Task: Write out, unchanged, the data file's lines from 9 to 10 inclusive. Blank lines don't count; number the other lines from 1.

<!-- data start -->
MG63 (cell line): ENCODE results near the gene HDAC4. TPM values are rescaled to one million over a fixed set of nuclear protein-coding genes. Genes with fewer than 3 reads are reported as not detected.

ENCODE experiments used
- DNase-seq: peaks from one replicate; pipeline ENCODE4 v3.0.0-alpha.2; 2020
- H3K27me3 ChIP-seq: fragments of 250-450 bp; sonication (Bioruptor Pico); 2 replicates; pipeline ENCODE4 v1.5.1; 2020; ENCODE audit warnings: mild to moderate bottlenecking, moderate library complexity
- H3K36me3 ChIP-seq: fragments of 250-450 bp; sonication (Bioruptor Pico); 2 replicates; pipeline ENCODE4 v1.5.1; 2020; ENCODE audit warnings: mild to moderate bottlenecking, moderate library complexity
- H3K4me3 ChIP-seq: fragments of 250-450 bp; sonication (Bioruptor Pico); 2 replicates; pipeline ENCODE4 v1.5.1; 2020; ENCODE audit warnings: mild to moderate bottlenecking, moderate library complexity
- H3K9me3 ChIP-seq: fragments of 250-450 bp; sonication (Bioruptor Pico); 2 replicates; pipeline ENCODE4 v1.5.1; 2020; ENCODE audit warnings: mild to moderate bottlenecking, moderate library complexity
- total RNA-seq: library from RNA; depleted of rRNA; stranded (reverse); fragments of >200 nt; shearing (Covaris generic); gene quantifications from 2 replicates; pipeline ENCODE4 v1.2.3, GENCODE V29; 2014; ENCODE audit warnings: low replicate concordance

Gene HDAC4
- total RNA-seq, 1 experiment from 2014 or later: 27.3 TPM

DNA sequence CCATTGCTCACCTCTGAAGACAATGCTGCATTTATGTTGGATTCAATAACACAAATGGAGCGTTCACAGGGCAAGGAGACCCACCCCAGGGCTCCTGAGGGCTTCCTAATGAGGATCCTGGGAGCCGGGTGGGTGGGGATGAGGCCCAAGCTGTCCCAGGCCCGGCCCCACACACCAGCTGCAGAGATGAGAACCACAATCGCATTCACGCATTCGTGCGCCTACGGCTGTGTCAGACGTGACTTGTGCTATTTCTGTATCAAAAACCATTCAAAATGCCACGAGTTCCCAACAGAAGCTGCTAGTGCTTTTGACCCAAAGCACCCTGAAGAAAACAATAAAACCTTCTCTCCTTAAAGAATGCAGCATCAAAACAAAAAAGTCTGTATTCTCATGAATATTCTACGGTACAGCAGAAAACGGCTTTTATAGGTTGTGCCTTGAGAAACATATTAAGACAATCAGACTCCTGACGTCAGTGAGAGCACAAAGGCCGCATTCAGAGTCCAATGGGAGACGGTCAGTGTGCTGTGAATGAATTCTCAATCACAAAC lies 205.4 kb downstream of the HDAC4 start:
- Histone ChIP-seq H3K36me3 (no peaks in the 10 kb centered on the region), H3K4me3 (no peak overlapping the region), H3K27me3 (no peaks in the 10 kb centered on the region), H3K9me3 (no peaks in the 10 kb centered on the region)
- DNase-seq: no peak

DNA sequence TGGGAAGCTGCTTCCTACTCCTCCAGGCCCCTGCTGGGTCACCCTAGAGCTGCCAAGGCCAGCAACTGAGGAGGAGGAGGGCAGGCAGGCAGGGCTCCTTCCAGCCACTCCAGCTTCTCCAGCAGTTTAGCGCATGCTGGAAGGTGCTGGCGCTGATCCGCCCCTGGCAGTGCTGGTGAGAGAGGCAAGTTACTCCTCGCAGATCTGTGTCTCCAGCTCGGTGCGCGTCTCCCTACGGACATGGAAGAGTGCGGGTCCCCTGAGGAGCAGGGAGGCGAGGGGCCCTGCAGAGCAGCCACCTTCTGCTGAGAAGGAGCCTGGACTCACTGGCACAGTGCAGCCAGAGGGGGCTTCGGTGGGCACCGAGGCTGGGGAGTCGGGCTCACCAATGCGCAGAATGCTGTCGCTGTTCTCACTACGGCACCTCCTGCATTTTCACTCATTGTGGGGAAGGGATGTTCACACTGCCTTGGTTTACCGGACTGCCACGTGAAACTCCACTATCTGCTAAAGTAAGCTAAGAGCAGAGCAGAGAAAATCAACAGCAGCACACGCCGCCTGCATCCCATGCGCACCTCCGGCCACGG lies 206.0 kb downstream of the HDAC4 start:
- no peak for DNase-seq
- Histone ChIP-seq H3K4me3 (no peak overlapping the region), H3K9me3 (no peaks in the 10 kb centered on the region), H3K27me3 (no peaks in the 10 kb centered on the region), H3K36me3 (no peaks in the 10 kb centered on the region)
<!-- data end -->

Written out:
Gene HDAC4
- total RNA-seq, 1 experiment from 2014 or later: 27.3 TPM